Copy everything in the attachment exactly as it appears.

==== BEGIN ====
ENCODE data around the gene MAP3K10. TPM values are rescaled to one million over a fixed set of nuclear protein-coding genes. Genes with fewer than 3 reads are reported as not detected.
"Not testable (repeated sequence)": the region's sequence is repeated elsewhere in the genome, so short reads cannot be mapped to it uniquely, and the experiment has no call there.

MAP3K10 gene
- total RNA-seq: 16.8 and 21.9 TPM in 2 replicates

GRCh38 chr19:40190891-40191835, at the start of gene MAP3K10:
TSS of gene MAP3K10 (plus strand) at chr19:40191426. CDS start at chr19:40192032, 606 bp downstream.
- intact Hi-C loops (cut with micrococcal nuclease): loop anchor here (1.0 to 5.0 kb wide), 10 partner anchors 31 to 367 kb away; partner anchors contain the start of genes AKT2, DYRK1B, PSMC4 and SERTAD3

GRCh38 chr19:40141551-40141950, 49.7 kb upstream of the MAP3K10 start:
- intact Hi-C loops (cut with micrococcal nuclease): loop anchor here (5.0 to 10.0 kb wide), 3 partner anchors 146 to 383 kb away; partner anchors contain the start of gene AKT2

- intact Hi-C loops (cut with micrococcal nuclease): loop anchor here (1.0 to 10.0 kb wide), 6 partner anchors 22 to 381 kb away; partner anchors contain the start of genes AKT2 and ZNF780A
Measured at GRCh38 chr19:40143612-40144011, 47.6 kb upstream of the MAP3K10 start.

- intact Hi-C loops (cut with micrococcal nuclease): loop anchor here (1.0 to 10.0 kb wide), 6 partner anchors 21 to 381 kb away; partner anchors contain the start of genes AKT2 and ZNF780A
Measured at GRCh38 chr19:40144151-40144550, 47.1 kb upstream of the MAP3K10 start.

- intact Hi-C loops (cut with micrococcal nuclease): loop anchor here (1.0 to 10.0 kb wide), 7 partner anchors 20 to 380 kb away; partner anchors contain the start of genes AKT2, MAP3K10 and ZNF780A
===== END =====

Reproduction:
ENCODE data around the gene MAP3K10. TPM values are rescaled to one million over a fixed set of nuclear protein-coding genes. Genes with fewer than 3 reads are reported as not detected.
"Not testable (repeated sequence)": the region's sequence is repeated elsewhere in the genome, so short reads cannot be mapped to it uniquely, and the experiment has no call there.

MAP3K10 gene
- total RNA-seq: 16.8 and 21.9 TPM in 2 replicates

GRCh38 chr19:40190891-40191835, at the start of gene MAP3K10:
TSS of gene MAP3K10 (plus strand) at chr19:40191426. CDS start at chr19:40192032, 606 bp downstream.
- intact Hi-C loops (cut with micrococcal nuclease): loop anchor here (1.0 to 5.0 kb wide), 10 partner anchors 31 to 367 kb away; partner anchors contain the start of genes AKT2, DYRK1B, PSMC4 and SERTAD3

GRCh38 chr19:40141551-40141950, 49.7 kb upstream of the MAP3K10 start:
- intact Hi-C loops (cut with micrococcal nuclease): loop anchor here (5.0 to 10.0 kb wide), 3 partner anchors 146 to 383 kb away; partner anchors contain the start of gene AKT2

- intact Hi-C loops (cut with micrococcal nuclease): loop anchor here (1.0 to 10.0 kb wide), 6 partner anchors 22 to 381 kb away; partner anchors contain the start of genes AKT2 and ZNF780A
Measured at GRCh38 chr19:40143612-40144011, 47.6 kb upstream of the MAP3K10 start.

- intact Hi-C loops (cut with micrococcal nuclease): loop anchor here (1.0 to 10.0 kb wide), 6 partner anchors 21 to 381 kb away; partner anchors contain the start of genes AKT2 and ZNF780A
Measured at GRCh38 chr19:40144151-40144550, 47.1 kb upstream of the MAP3K10 start.

- intact Hi-C loops (cut with micrococcal nuclease): loop anchor here (1.0 to 10.0 kb wide), 7 partner anchors 20 to 380 kb away; partner anchors contain the start of genes AKT2, MAP3K10 and ZNF780A